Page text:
The Icelandic government has set aside millions to educate school children on the nature of sexual violence, in the hopes of reducing sexual violence among young people.
Children in the second and tenth grades will receive, as a part of their curriculum, education on what sexual assault is, the nature of consent, who to turn to in the event of sexual assault, and more. Parliament passed a measure that puts 25 million ISK towards the project, Vísir reports.
The matter was brought to the attention of the government by UNICEF, who pointed out the lack of sexual violence education. Assistant to the Minister of the Interior Halla Gunnarsdóttir agreed the matter needed urgent attention, pointing to the coalition agreement between the Social Democrats and the Leftist-Greens.
“One part of the agreement is to be vigilant against sexual violence against children,” she said, and with that in mind, a work group was assembled, comprised of representatives from the ministries of the Interior, Education, and Welfare. Their conclusion was that sexual violence education in Iceland is, for the most part, in the hands of private groups, so there were discrepancies regarding who received how much education.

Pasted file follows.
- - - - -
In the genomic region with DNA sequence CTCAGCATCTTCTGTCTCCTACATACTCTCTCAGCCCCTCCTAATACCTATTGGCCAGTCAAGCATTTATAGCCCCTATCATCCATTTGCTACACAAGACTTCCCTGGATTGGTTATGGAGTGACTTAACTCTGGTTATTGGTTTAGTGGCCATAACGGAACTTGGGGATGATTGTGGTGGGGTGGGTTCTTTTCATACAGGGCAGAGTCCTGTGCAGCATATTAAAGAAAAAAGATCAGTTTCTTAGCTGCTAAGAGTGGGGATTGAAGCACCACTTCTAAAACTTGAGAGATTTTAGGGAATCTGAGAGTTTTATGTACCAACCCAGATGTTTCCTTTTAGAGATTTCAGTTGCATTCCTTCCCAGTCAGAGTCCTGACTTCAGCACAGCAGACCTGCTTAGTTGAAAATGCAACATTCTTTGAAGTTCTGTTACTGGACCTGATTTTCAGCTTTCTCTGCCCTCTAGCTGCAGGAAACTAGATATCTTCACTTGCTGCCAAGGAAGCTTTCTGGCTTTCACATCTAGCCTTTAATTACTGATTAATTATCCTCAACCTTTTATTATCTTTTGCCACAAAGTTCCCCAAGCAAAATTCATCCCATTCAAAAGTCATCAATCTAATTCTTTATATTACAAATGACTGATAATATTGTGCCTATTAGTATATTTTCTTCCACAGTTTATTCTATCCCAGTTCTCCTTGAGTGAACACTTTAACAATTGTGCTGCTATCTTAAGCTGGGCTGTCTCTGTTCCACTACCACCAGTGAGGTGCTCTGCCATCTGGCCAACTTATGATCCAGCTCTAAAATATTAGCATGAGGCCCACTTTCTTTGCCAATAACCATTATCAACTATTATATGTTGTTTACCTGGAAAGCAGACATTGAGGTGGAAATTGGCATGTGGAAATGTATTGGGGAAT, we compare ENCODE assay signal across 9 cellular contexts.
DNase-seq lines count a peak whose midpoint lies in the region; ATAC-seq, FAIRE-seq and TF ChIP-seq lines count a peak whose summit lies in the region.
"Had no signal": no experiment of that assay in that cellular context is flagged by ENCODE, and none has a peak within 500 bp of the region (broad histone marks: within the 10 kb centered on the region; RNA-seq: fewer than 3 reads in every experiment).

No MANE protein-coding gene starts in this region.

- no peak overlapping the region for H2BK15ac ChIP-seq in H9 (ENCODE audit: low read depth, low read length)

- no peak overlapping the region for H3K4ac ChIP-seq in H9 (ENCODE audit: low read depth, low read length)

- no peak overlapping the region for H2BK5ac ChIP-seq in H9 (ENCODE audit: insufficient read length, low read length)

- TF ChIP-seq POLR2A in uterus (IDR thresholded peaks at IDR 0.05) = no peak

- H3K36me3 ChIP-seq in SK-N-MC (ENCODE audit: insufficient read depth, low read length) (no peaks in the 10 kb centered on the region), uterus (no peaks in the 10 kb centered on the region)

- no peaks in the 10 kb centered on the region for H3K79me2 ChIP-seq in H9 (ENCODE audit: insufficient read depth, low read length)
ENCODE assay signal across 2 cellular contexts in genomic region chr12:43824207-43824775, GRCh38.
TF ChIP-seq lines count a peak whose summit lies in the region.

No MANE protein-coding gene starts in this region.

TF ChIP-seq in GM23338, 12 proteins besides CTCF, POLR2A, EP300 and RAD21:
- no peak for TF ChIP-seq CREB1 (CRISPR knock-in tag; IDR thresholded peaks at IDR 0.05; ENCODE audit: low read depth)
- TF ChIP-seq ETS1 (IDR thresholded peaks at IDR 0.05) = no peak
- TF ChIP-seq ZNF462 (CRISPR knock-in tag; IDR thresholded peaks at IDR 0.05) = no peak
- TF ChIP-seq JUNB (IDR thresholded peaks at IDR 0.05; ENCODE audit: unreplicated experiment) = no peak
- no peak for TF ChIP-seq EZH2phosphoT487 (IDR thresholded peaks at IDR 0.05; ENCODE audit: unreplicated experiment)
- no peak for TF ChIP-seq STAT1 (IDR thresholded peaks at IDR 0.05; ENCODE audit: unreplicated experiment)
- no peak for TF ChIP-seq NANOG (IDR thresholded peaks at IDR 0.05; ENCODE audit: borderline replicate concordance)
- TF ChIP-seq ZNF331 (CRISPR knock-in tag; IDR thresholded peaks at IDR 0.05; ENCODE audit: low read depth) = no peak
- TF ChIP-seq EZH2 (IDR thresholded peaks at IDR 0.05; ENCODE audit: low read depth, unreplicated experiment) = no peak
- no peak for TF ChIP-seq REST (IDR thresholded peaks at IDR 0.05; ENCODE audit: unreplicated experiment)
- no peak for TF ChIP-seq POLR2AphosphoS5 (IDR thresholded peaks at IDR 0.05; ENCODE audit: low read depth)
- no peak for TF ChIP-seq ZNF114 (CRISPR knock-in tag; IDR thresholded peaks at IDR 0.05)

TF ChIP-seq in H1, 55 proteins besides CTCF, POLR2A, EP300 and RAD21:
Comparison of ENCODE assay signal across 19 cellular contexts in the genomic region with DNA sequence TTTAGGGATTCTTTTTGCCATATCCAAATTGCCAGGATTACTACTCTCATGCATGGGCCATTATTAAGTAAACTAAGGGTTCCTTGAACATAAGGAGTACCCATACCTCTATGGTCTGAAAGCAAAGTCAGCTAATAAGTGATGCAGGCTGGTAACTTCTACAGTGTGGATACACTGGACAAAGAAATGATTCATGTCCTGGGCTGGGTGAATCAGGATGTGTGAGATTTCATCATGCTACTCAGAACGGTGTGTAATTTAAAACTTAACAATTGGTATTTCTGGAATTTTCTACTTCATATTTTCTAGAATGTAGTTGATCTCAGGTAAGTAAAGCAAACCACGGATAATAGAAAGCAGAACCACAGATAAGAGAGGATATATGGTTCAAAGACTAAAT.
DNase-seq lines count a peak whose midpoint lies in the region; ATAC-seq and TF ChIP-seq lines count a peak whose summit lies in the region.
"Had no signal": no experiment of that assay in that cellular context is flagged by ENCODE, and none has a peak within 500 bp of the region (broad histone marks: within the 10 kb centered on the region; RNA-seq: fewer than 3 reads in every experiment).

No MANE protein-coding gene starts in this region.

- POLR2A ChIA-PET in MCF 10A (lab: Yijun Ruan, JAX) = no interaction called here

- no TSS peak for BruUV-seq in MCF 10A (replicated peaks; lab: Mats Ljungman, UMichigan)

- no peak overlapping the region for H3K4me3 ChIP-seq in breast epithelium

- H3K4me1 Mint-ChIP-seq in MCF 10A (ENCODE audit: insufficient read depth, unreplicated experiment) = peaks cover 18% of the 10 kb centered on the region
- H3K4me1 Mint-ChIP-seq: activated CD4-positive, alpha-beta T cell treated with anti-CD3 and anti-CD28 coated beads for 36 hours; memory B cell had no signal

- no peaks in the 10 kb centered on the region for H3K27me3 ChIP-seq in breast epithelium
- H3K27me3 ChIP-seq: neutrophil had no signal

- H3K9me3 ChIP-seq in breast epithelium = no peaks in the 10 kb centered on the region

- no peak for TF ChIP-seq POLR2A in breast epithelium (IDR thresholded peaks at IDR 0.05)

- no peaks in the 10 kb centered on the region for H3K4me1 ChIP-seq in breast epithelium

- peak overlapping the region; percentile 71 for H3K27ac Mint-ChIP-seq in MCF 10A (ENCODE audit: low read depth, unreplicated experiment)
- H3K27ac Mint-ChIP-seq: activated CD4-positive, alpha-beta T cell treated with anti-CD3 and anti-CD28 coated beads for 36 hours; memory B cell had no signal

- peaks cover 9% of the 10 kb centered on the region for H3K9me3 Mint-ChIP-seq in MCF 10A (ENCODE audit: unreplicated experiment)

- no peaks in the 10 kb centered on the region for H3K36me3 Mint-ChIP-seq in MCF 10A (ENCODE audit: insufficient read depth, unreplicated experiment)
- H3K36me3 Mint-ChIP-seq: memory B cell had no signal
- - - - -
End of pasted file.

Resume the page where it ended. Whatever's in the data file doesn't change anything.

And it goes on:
While the project will start with the second and tenth grades, the aim is to have this education become more widespread in Icelandic schools. The sexual assault education organisation Blátt Áfram will play a key role in the curriculum.